Listings for Washington, Pennsylvania

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P. O. Box 43 (mailing address)
Gastonville, PA 15336
Municipal Building:
3904 Finley-Elrama Road
Finleyville, PA 15332
Phone: 724-348-4250


This township was organized March 31, 1836, from Peters and Nottingham townships. On September 1, 1846, the boundary lines between Union and Peters were confirmed by the court, and another change and confirmation took place at the November term 1862.

Its boundaries are Allegheny County on the north, Allegheny County and the Monongahela River on the east, Carroll township on the south, and Peters and Nottingham on the west. It is centrally distant from Washington 14 miles. In 1860 its population was 1452, of which 10 are colored. Greatest length 6 miles, breadth 3 miles. It has nine stores, seven schools, employing four male and three female teachers, at $40 per month, with 435 scholars, 229 males, 196 females; the cost of tuition being 75 cents per month; taxes levied for school purposes $1776.11; State appropriation $141. 96.

Its towns are Limetown and Finleyville.

Finleyville is on the road from Washington to Pittsburg, 12 miles northeast of Washington. It was laid out by a sea-captain who purchased the land and named the place Rogue Alley, after the name of his ship. He sold it to James Finley and Mr. Mellinger, about 1790, from which time it bears the name of Finleyville. It has a population of about eighty, and also an Odd Fellows' hall.

Limetown is on the left bank of the Monongahela River. The town is chiefly composed of miners, there being many large and extensive collieries in the immediate vicinity of the place. The town may be said to extend about four miles, the houses being built upon lots, on the narrow strip of land between the Monongahela River and the abrupt hills, under which lie immense strata of bituminous coal.

There are about 650 inhabitants. Several extensive stores are doing a successful business.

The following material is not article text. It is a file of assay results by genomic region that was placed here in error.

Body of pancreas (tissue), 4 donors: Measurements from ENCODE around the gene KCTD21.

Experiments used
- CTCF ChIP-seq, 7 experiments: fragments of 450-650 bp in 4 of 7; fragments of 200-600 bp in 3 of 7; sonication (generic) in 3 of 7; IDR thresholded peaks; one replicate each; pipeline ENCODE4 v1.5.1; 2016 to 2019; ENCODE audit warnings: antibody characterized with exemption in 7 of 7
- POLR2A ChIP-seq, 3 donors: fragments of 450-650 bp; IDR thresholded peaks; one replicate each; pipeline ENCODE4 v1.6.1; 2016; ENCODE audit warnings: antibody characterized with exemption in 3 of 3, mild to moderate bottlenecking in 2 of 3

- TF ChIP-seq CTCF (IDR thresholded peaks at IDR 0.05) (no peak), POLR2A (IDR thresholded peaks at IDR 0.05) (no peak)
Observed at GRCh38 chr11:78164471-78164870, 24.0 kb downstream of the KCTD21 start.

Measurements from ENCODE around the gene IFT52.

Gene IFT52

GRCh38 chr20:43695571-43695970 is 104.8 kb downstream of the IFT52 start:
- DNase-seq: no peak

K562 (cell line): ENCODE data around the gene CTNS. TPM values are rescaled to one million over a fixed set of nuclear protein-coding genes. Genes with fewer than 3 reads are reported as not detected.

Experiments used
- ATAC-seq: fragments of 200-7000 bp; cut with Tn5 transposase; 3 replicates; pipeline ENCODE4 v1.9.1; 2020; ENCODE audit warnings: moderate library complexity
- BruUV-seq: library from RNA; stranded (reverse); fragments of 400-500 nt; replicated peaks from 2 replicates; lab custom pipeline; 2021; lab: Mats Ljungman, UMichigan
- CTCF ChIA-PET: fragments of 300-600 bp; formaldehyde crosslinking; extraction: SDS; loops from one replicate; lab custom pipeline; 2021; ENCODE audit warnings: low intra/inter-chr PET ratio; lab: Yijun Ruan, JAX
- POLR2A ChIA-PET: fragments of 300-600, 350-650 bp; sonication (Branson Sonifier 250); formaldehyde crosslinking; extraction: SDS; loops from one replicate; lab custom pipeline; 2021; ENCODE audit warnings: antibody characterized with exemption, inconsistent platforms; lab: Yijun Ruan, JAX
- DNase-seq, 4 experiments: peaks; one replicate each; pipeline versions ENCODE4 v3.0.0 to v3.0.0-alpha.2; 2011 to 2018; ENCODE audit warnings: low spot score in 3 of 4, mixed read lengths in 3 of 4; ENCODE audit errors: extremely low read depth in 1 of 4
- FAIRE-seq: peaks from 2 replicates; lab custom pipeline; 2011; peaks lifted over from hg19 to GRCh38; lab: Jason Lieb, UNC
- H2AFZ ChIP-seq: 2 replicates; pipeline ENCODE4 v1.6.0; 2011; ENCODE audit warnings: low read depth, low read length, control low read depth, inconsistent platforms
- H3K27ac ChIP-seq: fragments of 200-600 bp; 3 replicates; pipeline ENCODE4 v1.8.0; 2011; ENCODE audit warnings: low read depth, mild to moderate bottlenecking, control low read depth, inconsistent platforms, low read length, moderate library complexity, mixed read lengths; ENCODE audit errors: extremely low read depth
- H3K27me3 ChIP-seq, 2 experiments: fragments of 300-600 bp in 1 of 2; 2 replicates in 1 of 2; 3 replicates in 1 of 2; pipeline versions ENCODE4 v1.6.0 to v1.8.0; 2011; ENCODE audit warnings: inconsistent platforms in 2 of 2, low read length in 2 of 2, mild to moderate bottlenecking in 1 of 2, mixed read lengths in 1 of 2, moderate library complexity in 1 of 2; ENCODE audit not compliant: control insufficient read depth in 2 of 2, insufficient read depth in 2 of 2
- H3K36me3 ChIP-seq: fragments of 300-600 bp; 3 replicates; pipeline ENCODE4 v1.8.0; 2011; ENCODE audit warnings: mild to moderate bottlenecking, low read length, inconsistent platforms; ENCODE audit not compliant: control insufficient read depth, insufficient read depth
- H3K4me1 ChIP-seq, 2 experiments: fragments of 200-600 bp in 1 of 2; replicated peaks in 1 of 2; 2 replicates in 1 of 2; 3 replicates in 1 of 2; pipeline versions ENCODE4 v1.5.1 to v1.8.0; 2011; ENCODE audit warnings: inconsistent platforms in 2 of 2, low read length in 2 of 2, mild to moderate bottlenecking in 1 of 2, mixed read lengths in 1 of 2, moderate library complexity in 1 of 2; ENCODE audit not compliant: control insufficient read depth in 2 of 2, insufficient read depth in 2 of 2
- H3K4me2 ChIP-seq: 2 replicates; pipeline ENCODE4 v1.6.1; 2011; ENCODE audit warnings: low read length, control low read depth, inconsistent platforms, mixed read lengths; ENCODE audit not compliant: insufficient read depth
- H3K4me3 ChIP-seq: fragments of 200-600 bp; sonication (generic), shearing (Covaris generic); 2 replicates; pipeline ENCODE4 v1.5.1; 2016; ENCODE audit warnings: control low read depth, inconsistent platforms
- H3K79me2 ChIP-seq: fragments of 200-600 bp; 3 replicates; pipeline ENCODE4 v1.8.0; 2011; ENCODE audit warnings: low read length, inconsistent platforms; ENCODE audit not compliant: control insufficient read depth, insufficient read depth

In connection with the original history of this township, we may state that John Wright, father of Enoch Wright, Esq., N. Powers, and another man started with produce to New Orleans, and below Wheeling were attacked by the Indians in ambuscade; after wounding several Indians, Wright and Pomeroy were captured, Powers being wounded was killed, but Wright was burned at the stake after being taken to Sandusky.

Near Findleyville[sic] is a Seceder church which was organized about 1832 ; the last minister was Rev. Thomas Callohan.

The Presbyterian church of Mingo was organized in the year 1786. It is two miles south of Findleyville on a branch of Mingo Creek. From the records of the Redstone Presbytery, I find that Mingo Creek, Horseshoebottom, and Pike Run churches applied to Presbytery for a minister on August, 15, 1786. Rev. Samuel Ralston, D.D., was its first regular pastor. He was ordained and installed November 30, 1796, and took charge of this congregation and the one at Monongahela City, formerly Parkinson's Ferry, although he afterwards resigned its charge in 1836. He officiated in Mingo Creek for forty years. His successors were Rev. Mr. Shotwell, Rev. James M. Smith, Rev. John R. Dunlap, Rev. Mr. Rockwell, Rev. Mr. Greenough, and Rev. J. J. Beacom. At present they have no settled pastor.

In 1828 a Sabbath-school was organized. In 1864 it had thirteen teachers and eighty-four scholars, with a library of three hundred and eighty-two volumes.

In February, 1794, the Mingo Creek Society was organized; it consisted of Col. Hamilton's battalion, and was governed by a president and council. The electors were those subject to military duty of eighteen years of age and upwards, who elected their respective captains in certain districts, and these captains elected the council, who by the constitution were required to be not less than twenty-five years of age. One councilman was chosen for each district. It met monthly at Mingo Creek meeting-house on the first Friday of each month.

This society had power to hear and determine all matters in variance and dispute between parties, encourage teachers of schools, introduce the Bible and other religious books into schools, encourage the industrious and men of merit. No money could be expended unless by vote of the society.

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Source: HISTORY of WASHINGTON COUNTY, From Its First Settlements to the Present Time, second edition, revised and corrected by Alfred Creigh, LL.D., Harrisburgh, Pa., B. Singerly, Printer, 1871. Reprinted 1987 Closson Press, Publishers.

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